This is one of the most enjoyable novels I have read in a long time. At first I wasn't quite sure of it, because it is written as if it has been assembled from detailed diaries, with some details filled in by letters and newspaper clippings. At times the diaries' editor intrudes to explain gaps in the text or other aberrations, but as the story develops, this becomes more easily understood, and by the end it has coalesced in such a way as to make perfect sense. Unlike many novels that use these devices, the frame of the story serves it well and contributes significantly to the novel's ability to sustain the notes it strikes. I finished the book more than a week ago, but it still lingers with me, and that is a rare virtue.

Many other reviewers will summarize the plot. Truthfully, I prefer to know only as much as is needed to propel me toward a book and no more, because the delight in any story comes in large measure from its surprises. I thought I had a handle on the basic pieces of this book before I started it, but luckily my imagination is less robust than is Barbara Kingsolver's. So instead of a plot summary, I provide a list of topics that help to make up some of the book's texture, and you can decide if that sounds intriguing or not: the 1930s through the 1950s, Mexico, cooking, Diego Rivera's murals, Frida Kahlo, oppressive governments, art, literature, American society during and after World War II, small-town life, the publication of popular fiction, the right of the individual, Leon Trotsky and the Bolsheviks, character assassination, ancient cultures of South America.

There are many other items I could mention, but that would be enough to intrigue me. What I thought I knew about the book was that it had many Big Personalities and Big Events in it, but what I ended up loving about it was that these things were at more of a remove from the narrator than I at first expected. It is not a historical novel in the sense that it's about larger-than-life personalities and the fates that drive them. Those people do show up, but the main character, who might at times have claim to being larger-than-life divulges his observations, his thoughts, and his insecurities. He is rarely driven toward dramatic action, just as most of the world's population is not, but he has strong powers of observation. Part of his great charm is how well he bears witness to what he sees. ( )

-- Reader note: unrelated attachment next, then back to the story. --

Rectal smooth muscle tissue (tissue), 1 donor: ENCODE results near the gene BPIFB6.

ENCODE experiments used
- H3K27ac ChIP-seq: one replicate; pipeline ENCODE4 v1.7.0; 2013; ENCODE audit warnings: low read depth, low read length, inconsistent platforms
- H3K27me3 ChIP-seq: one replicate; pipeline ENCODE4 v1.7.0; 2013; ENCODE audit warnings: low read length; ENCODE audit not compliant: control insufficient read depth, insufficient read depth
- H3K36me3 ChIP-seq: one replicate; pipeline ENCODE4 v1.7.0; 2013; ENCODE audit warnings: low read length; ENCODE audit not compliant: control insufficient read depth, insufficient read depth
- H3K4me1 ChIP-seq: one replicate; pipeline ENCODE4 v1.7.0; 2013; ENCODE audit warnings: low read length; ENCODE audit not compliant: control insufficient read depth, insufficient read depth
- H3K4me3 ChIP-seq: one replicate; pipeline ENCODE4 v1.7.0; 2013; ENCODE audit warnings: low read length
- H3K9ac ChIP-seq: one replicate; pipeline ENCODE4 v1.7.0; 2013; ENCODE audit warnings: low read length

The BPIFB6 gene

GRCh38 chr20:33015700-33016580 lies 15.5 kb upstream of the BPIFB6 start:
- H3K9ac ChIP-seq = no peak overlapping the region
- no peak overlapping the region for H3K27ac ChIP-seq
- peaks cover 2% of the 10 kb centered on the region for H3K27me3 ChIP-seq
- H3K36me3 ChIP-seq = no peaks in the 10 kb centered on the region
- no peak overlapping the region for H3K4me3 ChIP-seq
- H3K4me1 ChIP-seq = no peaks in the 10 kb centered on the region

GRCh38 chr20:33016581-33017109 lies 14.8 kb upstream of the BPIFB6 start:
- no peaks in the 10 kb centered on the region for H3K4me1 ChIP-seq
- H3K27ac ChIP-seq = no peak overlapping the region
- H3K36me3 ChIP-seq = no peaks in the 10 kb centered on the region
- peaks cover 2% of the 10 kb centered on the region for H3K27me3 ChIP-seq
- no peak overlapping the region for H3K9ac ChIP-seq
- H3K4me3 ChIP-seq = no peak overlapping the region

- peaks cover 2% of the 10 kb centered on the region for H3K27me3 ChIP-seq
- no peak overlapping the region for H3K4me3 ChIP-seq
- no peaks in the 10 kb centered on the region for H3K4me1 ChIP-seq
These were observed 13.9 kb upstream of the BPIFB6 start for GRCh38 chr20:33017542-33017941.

phredfrancis | Feb 8, 2014 |
Unfortunately I did not enjoy The Lacuna nearly as much as some of Barbara Kingsolver's other novels. It took me over a month to read it, which is much longer than typical for me (even for a book of this length). For the first half or so, I just wasn't really into it. I didn't feel any strong desire to pick it up and keep reading. In the second half, I became more engaged but it was still somewhat slow reading.

The novel tells the story of a man born in the early 1900s in the United States of Mexican and American parentage, who spends much of his youth in Mexican and eventually becomes employed by Diego Rivera and Frida Kahlo, and later by Leon Trotsky. Eventually he moves back to the US and becomes a writer, and the end of the novel takes place during the McCarthy era. The story is told in the form of the protagonist's personal journals and letters. At the beginning when he is young, the journals are all in a distant and third person voice, and I think this was part of why I didn't feel that engaged at the beginning. It didn't draw me in because it was so detached. Later when he is older his journals are more personal and it was easier to feel involved with the characters.

Even though I did not find it the most engaging book ever, I can appreciate that it is impeccably written. Kingsolver is a clear master of words and plot. She writes in a variety of convincing styles and tones and the plot is well-constructed and has an excellent, poignant ending that it sad but not unbearably so. I enjoyed her use of language and humor, and did find myself laughing aloud many times as I read.